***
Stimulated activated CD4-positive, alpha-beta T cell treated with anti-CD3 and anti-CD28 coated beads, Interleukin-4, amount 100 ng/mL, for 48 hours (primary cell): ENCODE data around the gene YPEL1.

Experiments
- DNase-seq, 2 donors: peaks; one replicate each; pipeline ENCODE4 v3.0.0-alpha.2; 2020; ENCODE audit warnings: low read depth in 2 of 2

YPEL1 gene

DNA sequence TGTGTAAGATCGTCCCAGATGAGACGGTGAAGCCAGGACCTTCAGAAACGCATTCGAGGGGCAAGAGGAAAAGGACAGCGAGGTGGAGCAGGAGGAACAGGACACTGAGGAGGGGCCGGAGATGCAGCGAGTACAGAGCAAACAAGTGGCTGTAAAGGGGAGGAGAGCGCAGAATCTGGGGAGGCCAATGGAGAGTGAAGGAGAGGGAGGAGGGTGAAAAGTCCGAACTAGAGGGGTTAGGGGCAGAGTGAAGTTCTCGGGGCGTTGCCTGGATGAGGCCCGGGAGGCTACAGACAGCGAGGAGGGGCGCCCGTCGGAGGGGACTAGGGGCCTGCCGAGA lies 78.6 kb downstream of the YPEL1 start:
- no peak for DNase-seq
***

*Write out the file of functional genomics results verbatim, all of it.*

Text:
Stimulated activated CD4-positive, alpha-beta T cell treated with anti-CD3 and anti-CD28 coated beads, Interleukin-4, amount 100 ng/mL, for 48 hours (primary cell): ENCODE data around the gene YPEL1.

Experiments
- DNase-seq, 2 donors: peaks; one replicate each; pipeline ENCODE4 v3.0.0-alpha.2; 2020; ENCODE audit warnings: low read depth in 2 of 2

YPEL1 gene

DNA sequence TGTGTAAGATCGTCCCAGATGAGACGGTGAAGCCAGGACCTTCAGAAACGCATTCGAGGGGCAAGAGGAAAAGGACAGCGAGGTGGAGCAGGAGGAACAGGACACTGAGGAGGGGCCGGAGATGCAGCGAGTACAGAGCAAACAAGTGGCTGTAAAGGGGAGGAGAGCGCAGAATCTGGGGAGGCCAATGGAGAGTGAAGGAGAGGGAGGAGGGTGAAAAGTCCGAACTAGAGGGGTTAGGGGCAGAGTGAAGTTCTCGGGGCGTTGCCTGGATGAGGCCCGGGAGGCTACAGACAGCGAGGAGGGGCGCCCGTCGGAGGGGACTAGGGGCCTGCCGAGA lies 78.6 kb downstream of the YPEL1 start:
- no peak for DNase-seq